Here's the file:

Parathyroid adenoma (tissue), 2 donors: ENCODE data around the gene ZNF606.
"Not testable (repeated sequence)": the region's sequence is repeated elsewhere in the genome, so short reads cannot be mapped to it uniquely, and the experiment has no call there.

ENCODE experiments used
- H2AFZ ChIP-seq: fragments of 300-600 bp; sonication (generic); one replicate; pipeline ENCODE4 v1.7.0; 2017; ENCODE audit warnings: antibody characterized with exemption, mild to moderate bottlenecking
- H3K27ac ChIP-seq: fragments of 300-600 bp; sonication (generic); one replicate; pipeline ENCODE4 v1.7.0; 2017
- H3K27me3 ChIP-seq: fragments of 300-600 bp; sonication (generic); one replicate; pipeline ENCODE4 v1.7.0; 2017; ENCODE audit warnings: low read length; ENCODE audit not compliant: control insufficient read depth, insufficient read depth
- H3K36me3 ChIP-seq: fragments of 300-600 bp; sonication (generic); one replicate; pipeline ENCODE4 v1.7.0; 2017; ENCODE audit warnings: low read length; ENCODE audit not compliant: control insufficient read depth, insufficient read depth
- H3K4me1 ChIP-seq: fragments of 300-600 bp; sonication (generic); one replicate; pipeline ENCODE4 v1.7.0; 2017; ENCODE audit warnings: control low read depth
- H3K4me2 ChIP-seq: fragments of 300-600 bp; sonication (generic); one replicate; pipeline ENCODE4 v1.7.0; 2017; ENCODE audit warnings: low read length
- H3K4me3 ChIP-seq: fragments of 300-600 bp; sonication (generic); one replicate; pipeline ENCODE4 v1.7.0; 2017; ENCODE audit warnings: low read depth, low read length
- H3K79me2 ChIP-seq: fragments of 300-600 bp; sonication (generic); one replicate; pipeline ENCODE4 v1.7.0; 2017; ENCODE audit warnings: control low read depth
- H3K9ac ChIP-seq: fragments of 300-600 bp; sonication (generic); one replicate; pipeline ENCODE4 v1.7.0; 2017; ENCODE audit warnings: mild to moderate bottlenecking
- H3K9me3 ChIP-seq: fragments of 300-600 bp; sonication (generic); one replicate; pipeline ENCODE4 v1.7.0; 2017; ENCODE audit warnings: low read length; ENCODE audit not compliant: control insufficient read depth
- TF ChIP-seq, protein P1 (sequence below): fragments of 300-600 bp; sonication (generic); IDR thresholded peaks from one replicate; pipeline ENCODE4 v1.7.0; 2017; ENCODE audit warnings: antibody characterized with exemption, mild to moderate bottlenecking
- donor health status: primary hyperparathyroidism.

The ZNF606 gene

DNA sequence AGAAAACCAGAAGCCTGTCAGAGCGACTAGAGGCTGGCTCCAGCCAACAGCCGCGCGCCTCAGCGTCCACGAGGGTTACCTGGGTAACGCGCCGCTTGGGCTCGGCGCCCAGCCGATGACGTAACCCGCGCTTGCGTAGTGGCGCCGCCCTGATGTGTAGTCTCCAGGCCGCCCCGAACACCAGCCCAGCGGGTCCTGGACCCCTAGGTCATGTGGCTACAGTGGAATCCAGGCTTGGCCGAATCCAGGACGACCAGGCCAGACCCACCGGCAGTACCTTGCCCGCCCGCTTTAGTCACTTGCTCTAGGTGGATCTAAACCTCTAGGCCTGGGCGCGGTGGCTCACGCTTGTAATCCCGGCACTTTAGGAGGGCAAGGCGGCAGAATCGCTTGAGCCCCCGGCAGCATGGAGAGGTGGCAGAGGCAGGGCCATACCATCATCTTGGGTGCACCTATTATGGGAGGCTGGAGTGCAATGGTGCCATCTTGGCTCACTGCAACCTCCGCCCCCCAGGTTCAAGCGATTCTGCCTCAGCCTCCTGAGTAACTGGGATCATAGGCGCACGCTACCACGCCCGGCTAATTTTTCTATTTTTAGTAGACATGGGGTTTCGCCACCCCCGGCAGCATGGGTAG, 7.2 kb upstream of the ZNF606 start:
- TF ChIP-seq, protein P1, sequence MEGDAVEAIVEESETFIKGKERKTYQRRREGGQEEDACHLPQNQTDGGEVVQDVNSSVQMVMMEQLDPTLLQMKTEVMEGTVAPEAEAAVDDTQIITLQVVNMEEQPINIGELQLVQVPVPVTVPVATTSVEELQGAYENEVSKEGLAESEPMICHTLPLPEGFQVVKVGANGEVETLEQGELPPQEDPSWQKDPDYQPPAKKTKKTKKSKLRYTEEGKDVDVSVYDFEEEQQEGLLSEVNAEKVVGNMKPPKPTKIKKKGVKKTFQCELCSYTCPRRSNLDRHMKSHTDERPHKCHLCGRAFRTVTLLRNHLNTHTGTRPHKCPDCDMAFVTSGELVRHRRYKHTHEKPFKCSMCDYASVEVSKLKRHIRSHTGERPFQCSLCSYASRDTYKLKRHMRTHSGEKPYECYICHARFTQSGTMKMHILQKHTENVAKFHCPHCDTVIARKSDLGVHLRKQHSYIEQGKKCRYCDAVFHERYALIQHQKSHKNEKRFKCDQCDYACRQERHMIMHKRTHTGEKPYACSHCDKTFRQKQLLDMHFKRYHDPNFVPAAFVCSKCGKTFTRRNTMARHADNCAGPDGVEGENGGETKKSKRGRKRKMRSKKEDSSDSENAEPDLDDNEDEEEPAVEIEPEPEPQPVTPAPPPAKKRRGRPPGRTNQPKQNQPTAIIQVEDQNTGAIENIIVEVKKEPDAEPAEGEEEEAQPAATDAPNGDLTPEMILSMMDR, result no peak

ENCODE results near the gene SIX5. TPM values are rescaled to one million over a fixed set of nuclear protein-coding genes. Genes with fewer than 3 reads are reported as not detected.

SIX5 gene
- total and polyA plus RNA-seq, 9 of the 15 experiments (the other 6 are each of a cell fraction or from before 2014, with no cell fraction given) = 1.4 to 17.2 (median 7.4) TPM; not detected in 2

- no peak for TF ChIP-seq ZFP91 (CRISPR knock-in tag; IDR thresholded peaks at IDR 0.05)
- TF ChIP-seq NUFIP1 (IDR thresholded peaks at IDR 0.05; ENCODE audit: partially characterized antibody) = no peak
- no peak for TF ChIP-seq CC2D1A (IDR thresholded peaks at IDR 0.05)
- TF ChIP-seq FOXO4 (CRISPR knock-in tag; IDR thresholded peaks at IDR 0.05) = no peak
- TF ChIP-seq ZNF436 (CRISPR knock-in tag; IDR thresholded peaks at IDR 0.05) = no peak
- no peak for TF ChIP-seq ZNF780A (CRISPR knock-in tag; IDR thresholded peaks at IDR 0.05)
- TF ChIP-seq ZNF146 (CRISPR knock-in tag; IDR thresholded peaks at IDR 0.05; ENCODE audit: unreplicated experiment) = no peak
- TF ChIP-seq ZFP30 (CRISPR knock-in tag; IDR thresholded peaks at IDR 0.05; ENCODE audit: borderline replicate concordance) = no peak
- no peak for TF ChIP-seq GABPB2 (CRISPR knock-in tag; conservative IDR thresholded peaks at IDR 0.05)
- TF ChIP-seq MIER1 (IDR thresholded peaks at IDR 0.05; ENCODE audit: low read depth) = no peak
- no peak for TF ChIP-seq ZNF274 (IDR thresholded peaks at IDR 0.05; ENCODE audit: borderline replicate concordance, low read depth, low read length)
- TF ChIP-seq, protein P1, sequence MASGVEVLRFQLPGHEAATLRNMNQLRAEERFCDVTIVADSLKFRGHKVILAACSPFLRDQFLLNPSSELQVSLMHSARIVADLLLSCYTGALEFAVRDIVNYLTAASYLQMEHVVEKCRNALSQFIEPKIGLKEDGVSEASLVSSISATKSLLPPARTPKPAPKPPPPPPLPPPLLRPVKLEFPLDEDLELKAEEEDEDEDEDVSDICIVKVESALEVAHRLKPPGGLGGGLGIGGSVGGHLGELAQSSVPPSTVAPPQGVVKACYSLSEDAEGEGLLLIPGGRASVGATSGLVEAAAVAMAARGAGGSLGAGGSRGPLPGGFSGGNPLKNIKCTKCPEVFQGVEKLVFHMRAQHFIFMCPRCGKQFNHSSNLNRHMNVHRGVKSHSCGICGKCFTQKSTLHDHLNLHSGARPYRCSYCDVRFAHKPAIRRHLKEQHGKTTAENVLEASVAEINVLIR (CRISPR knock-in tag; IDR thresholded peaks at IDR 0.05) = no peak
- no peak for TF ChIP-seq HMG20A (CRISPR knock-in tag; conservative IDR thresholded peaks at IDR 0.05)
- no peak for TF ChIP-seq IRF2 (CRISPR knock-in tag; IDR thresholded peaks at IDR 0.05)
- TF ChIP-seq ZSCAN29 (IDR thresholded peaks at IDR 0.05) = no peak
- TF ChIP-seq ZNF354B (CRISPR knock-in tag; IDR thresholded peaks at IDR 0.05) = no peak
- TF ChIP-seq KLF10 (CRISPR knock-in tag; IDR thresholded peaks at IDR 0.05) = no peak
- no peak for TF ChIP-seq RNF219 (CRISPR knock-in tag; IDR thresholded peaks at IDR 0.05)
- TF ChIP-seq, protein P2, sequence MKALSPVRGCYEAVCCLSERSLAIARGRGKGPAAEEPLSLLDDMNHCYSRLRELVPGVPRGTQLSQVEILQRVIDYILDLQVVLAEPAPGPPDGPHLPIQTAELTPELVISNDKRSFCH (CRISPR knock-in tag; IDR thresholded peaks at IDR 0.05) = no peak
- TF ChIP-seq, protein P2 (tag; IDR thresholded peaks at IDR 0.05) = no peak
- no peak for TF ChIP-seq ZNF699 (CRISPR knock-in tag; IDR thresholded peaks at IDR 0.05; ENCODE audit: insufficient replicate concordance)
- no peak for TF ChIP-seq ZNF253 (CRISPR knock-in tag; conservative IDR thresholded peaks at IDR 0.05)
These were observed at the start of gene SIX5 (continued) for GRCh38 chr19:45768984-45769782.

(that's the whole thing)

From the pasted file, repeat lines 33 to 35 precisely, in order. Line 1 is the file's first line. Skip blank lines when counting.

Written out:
- TF ChIP-seq, protein P1, sequence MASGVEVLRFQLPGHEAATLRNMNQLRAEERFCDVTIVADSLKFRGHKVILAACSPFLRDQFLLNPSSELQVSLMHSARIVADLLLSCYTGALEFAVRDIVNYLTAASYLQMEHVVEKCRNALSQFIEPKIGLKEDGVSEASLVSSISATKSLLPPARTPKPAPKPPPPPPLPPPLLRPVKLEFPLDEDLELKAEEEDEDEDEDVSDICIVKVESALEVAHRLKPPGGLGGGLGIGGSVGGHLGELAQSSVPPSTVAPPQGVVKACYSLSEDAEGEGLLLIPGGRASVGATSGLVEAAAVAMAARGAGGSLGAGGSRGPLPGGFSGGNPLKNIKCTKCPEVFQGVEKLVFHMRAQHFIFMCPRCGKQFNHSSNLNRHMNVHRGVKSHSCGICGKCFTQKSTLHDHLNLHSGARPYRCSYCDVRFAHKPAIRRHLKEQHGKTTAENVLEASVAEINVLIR (CRISPR knock-in tag; IDR thresholded peaks at IDR 0.05) = no peak
- no peak for TF ChIP-seq HMG20A (CRISPR knock-in tag; conservative IDR thresholded peaks at IDR 0.05)
- no peak for TF ChIP-seq IRF2 (CRISPR knock-in tag; IDR thresholded peaks at IDR 0.05)